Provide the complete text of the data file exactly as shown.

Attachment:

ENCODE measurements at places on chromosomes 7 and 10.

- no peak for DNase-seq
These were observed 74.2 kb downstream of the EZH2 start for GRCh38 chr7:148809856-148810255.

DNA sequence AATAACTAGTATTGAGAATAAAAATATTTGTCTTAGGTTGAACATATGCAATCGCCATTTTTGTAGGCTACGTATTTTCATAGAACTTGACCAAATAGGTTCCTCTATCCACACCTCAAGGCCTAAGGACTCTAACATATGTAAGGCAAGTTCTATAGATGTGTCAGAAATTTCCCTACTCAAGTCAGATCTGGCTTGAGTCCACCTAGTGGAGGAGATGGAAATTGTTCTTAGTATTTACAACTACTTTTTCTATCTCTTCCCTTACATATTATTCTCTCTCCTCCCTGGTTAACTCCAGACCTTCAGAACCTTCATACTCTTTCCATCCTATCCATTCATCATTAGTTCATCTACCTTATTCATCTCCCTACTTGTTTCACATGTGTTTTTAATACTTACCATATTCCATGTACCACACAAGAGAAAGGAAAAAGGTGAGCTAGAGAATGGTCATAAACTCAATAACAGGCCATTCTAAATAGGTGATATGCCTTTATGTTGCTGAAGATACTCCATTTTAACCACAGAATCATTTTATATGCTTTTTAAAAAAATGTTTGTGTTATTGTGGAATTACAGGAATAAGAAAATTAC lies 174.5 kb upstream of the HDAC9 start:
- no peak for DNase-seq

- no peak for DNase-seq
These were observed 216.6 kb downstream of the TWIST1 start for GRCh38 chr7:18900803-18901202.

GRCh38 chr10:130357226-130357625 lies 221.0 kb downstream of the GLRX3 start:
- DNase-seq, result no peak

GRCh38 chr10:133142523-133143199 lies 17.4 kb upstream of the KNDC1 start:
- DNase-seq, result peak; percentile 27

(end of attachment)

ENCODE measurements at places on chromosomes 7 and 10.

- no peak for DNase-seq
These were observed 74.2 kb downstream of the EZH2 start for GRCh38 chr7:148809856-148810255.

DNA sequence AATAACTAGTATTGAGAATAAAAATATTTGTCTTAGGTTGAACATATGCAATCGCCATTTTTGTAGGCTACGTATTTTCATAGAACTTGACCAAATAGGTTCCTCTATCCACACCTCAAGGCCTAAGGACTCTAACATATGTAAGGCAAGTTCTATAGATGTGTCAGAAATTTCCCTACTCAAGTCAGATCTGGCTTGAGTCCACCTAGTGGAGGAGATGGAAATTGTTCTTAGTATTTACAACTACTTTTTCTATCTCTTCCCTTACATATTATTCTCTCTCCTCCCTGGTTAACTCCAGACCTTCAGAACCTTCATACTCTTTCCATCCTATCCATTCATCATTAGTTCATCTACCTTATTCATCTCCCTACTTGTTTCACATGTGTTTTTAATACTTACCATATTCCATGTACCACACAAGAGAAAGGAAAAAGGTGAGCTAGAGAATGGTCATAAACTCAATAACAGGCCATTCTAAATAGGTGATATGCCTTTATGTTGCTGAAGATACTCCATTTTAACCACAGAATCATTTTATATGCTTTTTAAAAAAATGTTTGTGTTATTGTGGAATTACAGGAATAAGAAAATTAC lies 174.5 kb upstream of the HDAC9 start:
- no peak for DNase-seq

- no peak for DNase-seq
These were observed 216.6 kb downstream of the TWIST1 start for GRCh38 chr7:18900803-18901202.

GRCh38 chr10:130357226-130357625 lies 221.0 kb downstream of the GLRX3 start:
- DNase-seq, result no peak

GRCh38 chr10:133142523-133143199 lies 17.4 kb upstream of the KNDC1 start:
- DNase-seq, result peak; percentile 27